“Now nothing more remains except that, with the same care and great diligence that, at the beginning of this high confrontation, constrained by great necessity, thou brought together and encouraged all these honorable knights, now that danger has passed, thy greatest duty is to show them gratitude. Thou shouldst remit to their will what ought to be done, not only with these prisoners who are great princes and lords of great estates, but, as thou now hast a wife, for them to have wives with thee, so that it may seem that just as they aided thee in the troubles and dangers, they may be thy companions in the benefits and pleasures.

“And for this I remit to thy will my daughter Melicia, so that thou mayest give her to he with whom her virtue and great beauty shall be well employed. Thou mayest do the same with thy cousin Mabilia, and as I understand it, Queen Briolanja will not leave nor act except at thy pleasure. I also remind thee to place with them thy friend Grasinda and even Queen Sardamira, since the Emperor is here who can command her.

“If they are pleased to wed in this land, there is no lack of knights of equal estate and lineage. And remember thy brothers, who are now disposed to have wives with whom they may engender those who shall sustain them in life and remember them afterwards. And do this at once, for good works with effort and delay lose the greatest part of their worth.”

Amadis knelt before him and kissed his hands for both what he had said and what he had ordered him to do. With that agreement, Amadis went to his lodging. And in the morning, he arose and had all those lords brought together in the lodging of his cousin Agrajes, and together he told them:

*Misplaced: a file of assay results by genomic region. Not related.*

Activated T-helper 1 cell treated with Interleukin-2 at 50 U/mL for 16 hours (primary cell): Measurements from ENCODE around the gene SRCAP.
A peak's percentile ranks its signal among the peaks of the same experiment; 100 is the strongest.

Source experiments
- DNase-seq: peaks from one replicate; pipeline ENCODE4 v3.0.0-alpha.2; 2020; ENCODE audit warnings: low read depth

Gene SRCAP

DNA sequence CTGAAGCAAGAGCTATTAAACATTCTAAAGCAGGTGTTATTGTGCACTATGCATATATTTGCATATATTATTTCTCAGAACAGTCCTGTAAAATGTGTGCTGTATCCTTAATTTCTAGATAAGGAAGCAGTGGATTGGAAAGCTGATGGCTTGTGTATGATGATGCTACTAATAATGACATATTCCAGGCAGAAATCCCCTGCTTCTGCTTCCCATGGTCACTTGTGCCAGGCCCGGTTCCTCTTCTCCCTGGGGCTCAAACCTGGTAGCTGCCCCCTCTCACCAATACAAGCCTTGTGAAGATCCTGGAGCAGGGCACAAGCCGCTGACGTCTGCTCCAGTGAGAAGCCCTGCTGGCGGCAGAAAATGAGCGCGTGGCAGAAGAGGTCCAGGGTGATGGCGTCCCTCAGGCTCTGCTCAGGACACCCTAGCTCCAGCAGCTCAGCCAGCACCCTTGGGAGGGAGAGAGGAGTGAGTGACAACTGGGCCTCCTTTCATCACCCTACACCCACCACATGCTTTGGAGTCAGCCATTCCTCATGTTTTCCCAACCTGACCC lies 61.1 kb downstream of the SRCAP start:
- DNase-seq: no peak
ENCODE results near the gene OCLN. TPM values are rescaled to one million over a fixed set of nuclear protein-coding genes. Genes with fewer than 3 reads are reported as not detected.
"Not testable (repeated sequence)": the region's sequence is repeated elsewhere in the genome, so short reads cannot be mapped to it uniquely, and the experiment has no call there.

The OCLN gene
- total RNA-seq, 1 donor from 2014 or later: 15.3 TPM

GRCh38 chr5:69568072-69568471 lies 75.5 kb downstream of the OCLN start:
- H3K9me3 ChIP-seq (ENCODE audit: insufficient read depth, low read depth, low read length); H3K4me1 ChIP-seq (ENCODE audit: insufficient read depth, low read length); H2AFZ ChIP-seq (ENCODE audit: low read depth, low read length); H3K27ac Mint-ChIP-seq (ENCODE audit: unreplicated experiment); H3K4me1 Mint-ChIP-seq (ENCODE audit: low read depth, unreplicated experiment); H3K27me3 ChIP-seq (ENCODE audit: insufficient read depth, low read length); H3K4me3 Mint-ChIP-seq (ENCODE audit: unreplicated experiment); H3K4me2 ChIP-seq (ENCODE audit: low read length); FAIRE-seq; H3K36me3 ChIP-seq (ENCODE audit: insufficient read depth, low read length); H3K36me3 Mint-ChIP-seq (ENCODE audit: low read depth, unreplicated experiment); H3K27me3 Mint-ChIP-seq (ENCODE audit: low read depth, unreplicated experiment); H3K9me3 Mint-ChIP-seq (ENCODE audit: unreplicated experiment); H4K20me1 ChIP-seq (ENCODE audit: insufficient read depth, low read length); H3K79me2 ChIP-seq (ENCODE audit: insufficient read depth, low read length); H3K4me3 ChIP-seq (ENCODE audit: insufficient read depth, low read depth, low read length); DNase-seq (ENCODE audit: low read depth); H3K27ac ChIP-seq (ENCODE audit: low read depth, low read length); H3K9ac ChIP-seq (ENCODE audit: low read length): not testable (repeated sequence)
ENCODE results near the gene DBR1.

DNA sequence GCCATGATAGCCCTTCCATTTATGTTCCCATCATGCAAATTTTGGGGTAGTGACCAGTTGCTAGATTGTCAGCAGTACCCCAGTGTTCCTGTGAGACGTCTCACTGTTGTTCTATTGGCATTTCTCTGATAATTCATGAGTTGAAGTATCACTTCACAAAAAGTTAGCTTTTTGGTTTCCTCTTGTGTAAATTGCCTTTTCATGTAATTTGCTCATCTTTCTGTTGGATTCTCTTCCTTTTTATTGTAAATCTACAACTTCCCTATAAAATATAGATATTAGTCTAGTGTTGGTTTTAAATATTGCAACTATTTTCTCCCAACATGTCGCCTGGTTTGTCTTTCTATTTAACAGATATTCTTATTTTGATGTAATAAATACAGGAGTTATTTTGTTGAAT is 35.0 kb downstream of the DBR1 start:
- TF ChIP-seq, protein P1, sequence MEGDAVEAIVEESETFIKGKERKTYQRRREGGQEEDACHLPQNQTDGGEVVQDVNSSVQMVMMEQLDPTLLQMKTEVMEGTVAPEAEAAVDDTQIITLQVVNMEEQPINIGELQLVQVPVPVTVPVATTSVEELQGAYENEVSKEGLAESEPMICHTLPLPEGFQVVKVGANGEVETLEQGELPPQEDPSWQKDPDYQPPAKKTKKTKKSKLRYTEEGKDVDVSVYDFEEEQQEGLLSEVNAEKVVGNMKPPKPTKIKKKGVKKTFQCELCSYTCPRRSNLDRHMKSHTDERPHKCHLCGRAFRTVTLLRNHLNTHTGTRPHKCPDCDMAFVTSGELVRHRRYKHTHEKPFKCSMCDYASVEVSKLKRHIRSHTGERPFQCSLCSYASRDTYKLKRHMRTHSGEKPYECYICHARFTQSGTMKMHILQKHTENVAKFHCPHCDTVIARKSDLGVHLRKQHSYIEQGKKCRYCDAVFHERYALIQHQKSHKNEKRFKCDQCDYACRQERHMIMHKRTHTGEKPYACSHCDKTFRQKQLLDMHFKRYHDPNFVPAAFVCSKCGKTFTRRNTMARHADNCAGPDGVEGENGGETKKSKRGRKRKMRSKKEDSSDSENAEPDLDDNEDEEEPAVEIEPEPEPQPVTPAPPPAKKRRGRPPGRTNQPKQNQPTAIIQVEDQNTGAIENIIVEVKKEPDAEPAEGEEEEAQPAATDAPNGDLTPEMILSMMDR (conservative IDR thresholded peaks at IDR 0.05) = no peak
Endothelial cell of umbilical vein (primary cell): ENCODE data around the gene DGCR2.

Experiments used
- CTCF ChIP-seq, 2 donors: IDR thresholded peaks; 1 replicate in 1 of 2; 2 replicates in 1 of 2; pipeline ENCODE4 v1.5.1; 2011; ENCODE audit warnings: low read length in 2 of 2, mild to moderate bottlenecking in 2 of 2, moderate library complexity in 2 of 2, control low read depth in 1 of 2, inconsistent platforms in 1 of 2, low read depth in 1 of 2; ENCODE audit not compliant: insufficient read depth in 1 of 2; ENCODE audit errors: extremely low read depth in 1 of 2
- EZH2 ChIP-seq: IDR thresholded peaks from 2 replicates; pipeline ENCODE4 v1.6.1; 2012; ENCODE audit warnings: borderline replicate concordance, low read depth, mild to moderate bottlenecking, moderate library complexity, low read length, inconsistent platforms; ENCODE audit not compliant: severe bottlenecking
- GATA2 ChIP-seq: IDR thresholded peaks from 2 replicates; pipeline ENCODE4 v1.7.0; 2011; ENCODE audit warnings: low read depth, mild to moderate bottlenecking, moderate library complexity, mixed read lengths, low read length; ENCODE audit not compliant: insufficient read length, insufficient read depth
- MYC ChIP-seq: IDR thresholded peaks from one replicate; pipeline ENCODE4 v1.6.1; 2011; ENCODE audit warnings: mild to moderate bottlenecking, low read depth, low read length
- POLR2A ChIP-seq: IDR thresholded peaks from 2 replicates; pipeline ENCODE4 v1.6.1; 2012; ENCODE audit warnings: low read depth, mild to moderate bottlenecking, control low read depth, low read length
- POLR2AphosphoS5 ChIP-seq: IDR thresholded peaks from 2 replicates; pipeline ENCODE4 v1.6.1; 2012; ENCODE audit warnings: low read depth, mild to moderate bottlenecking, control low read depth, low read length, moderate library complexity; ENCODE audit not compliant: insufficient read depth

“My good lords, the great labors are done, and with them ye have won exceptional honor and esteem. With good cause and reason, they give you license to allow your anguished spirits some rest and repose. And God has wished that I should achieve what I most desired in this world, for which I am indebted to you and your love, if something is in my hand to do, ye shall be restituted. For that end, my lords, do not hesitate to manifest your will to me both in what involves your loves and desires, if any of these ladies ye love and wish for wives, and for what should be done with these prisoners whom by the great virtue and courage in your hearts ye defeated. It is very proper that since by them ye have suffered many injuries and great danger, for that suffering ye should now enjoy and rest in the great realms that they possessed.”

Those lords were very grateful for what Amadis had offered them, and they were very happy with him. And as for marriage, immediately they made their wishes known. Agrajes was first, who would take Olinda as his lady; and Sir Bruneo of Bonamar told him that he well believed Amadis knew that all his hope and fortune lay in his lady Melicia. Grasandor said that his heart had never been given to any woman of all that he had seen except to Princess Mabilia, whom he loved and asked for as his wife.

Sir Cuadragante said: